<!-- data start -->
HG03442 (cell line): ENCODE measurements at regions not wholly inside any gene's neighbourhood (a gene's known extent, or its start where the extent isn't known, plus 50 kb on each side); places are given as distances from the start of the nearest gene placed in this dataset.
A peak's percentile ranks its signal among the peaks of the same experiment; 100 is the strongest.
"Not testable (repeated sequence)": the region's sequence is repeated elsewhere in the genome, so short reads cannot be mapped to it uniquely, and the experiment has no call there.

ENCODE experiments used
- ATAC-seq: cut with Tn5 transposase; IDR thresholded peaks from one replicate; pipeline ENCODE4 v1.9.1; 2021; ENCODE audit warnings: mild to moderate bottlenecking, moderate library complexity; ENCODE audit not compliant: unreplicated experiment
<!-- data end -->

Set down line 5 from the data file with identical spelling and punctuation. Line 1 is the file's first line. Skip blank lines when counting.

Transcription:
- ATAC-seq: cut with Tn5 transposase; IDR thresholded peaks from one replicate; pipeline ENCODE4 v1.9.1; 2021; ENCODE audit warnings: mild to moderate bottlenecking, moderate library complexity; ENCODE audit not compliant: unreplicated experiment